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Neuroscience. 2014 Sep 26;277:764-79. doi: 10.1016/j.neuroscience.2014.06.049. Epub 2014 Jul 2.

Functional characterization of G-protein-coupled receptors: a bioinformatics approach.

Author information

1
Department of Genetics, Federal University of Rio Grande do Sul, Porto Alegre, RS, Brazil; Structural Biology Unit, Integrative Neuroscience Branch, NIDA IRP, NIH, MD, United States.
2
Structural Biology Unit, Integrative Neuroscience Branch, NIDA IRP, NIH, MD, United States.
3
Department of Genetics, Federal University of Rio Grande do Sul, Porto Alegre, RS, Brazil.
4
Child and Adolescent Psychiatric Division, Department of Psychiatry, Federal University of Rio Grande do Sul, Porto Alegre, RS, Brazil.
5
Structural Biology Unit, Integrative Neuroscience Branch, NIDA IRP, NIH, MD, United States. Electronic address: awoods@mail.nih.gov.

Abstract

Complex molecular and cellular mechanisms regulate G protein-coupled receptors (GPCRs). It is suggested that proteins intrinsically disordered regions (IDRs) are to play a role in GPCR's intra and extracellular regions plasticity, due to their potential for post-translational modification and interaction with other proteins. These regions are defined as lacking a stable three-dimensional (3D) structure. They are rich in hydrophilic and charged, amino acids and are capable to assume different conformations which allow them to interact with multiple partners. In this study we analyzed 75 GPCR involved in synaptic transmission using computational tools for sequence-based prediction of IDRs within a protein. We also evaluated putative ligand-binding motifs using receptor sequences. The disorder analysis indicated that neurotransmitter GPCRs have a significant amount of disorder in their N-terminus, third intracellular loop (3IL) and C-terminus. About 31%, 39% and 53% of human GPCR involved in synaptic transmission are disordered in these regions. Thirty-three percent of receptors show at least one predicted PEST motif, this being statistically greater than the estimate for the rest of human GPCRs. About 90% of the receptors had at least one putative site for dimerization in their 3IL or C-terminus. ELM instances sampled in these domains were 14-3-3, SH3, SH2 and PDZ motifs. In conclusion, the increased flexibility observed in GPCRs, added to the enrichment of linear motifs, PEST and heteromerization sites, may be critical for the nervous system's functional plasticity.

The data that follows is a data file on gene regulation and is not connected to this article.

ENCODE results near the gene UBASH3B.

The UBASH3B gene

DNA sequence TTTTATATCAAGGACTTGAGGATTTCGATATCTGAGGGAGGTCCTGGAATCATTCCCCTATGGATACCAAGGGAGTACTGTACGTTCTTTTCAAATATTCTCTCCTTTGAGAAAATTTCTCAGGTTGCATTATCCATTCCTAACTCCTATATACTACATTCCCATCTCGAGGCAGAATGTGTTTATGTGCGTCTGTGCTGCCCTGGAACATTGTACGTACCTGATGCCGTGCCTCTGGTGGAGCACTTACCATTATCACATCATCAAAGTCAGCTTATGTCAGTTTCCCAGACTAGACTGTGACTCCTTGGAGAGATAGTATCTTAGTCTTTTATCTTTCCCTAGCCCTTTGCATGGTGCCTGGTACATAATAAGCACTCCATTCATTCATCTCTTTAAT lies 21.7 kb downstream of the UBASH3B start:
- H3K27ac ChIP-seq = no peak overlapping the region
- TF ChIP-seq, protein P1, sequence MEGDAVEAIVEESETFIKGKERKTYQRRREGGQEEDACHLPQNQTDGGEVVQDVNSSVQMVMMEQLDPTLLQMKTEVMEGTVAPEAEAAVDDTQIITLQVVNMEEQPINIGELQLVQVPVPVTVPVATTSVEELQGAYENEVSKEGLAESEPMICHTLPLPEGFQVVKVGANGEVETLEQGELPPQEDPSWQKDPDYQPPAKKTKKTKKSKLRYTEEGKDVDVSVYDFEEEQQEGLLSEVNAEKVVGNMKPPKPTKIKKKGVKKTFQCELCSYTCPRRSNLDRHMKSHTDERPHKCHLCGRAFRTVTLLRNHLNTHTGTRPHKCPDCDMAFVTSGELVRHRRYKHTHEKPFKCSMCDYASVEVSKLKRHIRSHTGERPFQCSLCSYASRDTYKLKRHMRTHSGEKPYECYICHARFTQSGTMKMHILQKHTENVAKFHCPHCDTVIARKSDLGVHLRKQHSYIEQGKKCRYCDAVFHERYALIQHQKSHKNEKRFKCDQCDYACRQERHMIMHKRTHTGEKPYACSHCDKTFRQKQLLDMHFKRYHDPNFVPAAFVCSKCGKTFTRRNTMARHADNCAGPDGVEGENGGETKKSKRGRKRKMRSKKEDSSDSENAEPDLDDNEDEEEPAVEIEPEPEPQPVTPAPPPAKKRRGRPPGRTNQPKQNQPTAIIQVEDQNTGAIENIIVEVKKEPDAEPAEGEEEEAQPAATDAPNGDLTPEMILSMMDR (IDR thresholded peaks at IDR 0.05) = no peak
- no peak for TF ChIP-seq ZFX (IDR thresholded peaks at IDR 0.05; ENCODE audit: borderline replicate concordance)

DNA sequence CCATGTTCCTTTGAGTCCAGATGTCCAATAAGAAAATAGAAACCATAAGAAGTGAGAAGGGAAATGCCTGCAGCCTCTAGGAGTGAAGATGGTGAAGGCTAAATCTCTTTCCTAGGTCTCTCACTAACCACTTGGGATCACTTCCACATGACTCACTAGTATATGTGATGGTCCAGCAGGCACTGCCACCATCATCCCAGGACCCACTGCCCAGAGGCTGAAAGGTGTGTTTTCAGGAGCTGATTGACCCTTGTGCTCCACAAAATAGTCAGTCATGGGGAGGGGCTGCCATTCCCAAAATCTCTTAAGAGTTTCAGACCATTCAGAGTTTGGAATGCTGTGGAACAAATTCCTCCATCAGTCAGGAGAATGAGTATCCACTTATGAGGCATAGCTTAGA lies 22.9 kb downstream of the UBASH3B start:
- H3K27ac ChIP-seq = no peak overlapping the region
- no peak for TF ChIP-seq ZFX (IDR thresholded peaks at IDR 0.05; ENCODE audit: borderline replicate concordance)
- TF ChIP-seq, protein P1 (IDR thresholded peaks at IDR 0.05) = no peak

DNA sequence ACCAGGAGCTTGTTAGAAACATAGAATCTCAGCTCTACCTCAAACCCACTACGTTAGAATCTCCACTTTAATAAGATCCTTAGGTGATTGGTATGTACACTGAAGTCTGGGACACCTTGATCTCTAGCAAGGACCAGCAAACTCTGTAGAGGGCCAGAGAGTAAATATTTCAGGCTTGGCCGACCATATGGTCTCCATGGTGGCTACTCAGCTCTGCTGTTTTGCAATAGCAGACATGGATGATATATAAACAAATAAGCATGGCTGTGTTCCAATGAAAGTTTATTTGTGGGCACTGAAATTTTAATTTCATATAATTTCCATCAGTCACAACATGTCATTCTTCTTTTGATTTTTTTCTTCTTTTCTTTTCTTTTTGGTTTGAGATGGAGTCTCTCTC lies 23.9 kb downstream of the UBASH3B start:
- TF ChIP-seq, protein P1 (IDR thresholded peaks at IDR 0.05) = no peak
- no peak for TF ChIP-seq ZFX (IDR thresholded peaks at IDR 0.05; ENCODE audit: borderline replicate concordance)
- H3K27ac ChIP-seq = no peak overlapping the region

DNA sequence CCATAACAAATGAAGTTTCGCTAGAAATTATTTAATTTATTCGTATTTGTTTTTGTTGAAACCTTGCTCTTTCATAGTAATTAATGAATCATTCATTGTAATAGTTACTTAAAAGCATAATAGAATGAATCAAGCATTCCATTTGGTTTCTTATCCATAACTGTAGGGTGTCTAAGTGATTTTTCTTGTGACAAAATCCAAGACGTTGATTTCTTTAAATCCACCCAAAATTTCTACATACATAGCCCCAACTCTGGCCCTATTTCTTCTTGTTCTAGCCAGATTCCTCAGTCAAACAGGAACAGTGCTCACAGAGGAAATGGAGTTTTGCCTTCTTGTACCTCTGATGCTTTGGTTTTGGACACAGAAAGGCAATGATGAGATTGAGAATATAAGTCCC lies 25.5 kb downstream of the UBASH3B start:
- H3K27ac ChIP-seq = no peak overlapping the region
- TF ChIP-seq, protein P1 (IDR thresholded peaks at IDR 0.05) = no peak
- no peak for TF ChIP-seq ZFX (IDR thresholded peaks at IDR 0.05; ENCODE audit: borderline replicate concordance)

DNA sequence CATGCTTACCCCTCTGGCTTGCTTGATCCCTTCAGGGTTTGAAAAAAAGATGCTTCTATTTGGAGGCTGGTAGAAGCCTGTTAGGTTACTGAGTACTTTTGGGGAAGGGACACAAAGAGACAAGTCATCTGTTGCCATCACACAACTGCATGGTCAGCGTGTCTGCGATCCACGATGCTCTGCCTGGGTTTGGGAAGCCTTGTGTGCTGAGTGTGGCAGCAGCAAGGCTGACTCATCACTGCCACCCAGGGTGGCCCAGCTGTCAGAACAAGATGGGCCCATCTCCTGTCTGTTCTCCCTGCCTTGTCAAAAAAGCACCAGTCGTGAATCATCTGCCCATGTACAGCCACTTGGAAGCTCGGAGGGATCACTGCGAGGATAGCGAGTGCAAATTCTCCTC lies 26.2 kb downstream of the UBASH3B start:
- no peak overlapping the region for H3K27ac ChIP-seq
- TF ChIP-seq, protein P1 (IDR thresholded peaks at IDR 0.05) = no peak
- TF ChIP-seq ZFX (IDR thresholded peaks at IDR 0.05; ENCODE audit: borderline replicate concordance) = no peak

KEYWORDS:

GPCR; disordered proteins; linear motifs; noncovalent interactions; pest motifs

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